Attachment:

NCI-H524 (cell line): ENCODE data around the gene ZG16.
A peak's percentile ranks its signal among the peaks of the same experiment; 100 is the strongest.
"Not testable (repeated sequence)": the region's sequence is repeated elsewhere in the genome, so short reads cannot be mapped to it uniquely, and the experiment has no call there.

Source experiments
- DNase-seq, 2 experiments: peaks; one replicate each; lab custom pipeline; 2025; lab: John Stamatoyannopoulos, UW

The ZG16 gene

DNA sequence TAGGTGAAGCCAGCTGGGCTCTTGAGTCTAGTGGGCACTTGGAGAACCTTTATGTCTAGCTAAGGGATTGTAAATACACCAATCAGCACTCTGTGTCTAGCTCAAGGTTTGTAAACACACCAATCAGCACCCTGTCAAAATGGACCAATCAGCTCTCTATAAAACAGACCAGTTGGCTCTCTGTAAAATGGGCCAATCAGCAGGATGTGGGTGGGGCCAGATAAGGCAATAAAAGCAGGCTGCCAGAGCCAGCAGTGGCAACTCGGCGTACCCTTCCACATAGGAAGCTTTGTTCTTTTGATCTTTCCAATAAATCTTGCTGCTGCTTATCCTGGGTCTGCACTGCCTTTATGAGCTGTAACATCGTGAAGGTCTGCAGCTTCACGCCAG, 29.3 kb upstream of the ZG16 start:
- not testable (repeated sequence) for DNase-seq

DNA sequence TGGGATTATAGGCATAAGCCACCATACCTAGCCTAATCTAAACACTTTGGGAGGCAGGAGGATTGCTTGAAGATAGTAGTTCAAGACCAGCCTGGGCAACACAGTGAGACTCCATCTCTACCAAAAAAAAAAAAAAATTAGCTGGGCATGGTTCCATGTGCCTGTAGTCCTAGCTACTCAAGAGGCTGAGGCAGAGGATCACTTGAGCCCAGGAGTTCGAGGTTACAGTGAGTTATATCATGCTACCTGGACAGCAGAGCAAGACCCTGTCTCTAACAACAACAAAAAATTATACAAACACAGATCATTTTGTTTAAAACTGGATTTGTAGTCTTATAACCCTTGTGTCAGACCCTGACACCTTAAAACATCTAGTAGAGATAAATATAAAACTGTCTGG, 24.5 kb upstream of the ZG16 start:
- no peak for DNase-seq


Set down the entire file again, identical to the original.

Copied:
NCI-H524 (cell line): ENCODE data around the gene ZG16.
A peak's percentile ranks its signal among the peaks of the same experiment; 100 is the strongest.
"Not testable (repeated sequence)": the region's sequence is repeated elsewhere in the genome, so short reads cannot be mapped to it uniquely, and the experiment has no call there.

Source experiments
- DNase-seq, 2 experiments: peaks; one replicate each; lab custom pipeline; 2025; lab: John Stamatoyannopoulos, UW

The ZG16 gene

DNA sequence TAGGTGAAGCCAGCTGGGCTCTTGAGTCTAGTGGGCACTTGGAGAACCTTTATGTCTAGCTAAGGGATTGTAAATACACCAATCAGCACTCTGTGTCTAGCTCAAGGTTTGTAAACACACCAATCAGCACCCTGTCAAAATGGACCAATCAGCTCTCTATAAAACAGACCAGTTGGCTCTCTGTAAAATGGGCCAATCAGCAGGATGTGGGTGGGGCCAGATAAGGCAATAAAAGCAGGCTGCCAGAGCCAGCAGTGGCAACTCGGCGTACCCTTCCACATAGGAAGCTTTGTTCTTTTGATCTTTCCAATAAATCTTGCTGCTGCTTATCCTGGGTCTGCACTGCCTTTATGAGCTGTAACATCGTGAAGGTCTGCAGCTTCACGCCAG, 29.3 kb upstream of the ZG16 start:
- not testable (repeated sequence) for DNase-seq

DNA sequence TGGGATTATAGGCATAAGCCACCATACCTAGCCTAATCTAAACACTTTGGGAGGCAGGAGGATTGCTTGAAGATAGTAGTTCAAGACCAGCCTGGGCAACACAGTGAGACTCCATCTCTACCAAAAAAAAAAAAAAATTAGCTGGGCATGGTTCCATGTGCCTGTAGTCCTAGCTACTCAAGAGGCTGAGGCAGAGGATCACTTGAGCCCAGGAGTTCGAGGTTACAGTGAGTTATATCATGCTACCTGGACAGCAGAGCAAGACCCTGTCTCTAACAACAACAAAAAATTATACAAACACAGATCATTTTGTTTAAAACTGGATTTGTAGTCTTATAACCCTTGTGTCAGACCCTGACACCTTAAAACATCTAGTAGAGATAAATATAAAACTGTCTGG, 24.5 kb upstream of the ZG16 start:
- no peak for DNase-seq